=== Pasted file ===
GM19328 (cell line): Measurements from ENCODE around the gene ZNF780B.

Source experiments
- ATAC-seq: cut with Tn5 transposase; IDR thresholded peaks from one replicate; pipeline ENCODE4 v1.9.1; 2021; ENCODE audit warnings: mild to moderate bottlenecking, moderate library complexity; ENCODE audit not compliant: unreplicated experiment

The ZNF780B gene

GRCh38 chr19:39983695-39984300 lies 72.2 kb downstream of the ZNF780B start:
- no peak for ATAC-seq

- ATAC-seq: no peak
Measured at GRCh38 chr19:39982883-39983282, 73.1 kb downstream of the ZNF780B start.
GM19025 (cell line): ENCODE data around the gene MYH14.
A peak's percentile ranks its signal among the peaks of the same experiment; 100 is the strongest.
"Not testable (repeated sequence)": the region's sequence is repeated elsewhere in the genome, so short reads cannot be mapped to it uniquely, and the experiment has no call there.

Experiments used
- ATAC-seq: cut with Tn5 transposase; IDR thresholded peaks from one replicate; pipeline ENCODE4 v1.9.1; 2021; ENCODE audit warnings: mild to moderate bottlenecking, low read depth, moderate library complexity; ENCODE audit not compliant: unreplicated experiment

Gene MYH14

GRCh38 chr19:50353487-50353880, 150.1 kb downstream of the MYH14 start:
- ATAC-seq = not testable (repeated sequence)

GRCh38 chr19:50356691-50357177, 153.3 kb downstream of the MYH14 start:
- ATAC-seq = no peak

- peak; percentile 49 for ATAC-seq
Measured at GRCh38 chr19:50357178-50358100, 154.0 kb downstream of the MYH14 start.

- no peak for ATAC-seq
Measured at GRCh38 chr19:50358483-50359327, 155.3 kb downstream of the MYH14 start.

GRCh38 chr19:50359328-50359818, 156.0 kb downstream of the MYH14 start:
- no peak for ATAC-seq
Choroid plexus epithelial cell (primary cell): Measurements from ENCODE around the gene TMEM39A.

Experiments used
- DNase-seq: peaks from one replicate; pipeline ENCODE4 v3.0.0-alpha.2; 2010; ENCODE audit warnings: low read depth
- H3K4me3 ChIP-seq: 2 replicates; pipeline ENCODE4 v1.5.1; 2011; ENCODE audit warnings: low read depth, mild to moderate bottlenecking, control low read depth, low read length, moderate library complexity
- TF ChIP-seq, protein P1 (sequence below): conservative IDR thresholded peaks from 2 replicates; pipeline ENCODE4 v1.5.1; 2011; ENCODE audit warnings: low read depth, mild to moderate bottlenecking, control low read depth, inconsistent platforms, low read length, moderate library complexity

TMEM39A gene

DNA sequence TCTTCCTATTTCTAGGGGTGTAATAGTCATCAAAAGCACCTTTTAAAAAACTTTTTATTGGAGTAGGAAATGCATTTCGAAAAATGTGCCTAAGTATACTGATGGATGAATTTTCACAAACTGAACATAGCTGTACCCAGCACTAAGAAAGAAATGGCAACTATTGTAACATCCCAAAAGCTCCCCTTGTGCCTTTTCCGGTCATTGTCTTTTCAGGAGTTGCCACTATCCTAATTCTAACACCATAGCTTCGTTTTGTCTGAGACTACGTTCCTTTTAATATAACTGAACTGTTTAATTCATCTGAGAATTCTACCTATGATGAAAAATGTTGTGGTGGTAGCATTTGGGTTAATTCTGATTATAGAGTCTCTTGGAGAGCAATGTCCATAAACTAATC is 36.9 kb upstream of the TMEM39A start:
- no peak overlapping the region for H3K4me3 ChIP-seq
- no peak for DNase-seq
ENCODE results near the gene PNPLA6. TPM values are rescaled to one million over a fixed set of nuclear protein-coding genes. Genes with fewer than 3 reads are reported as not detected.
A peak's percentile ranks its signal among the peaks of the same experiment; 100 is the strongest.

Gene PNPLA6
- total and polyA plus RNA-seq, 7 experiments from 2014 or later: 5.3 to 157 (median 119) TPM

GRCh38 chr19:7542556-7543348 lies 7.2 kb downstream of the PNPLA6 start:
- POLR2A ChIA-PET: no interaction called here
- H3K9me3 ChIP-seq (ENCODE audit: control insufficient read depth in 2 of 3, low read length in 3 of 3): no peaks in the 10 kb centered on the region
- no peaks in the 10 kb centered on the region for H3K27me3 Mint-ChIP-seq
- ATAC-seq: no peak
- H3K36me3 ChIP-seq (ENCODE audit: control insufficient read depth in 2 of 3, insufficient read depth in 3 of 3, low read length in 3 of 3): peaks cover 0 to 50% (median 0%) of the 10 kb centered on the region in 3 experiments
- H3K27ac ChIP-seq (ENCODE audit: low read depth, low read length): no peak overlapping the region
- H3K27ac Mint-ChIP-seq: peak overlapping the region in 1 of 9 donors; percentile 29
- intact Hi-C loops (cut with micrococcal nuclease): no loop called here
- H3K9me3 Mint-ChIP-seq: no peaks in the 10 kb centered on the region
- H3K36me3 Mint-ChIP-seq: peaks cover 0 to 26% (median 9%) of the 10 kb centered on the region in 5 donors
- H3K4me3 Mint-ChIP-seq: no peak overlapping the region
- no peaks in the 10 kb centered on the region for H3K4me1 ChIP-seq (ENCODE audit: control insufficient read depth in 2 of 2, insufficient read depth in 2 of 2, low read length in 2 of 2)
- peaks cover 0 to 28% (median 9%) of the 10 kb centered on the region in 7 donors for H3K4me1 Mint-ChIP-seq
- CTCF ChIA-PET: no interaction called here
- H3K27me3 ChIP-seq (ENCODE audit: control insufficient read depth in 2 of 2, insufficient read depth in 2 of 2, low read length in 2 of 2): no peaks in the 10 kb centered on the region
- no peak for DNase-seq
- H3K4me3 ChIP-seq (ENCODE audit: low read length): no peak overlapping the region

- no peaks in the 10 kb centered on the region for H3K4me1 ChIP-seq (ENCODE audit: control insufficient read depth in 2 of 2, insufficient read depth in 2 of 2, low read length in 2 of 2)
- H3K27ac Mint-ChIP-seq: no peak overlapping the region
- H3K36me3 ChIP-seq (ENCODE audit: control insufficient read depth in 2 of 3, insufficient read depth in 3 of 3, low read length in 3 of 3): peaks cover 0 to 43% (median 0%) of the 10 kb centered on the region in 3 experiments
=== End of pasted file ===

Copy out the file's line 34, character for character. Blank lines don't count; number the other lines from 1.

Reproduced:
ENCODE results near the gene PNPLA6. TPM values are rescaled to one million over a fixed set of nuclear protein-coding genes. Genes with fewer than 3 reads are reported as not detected.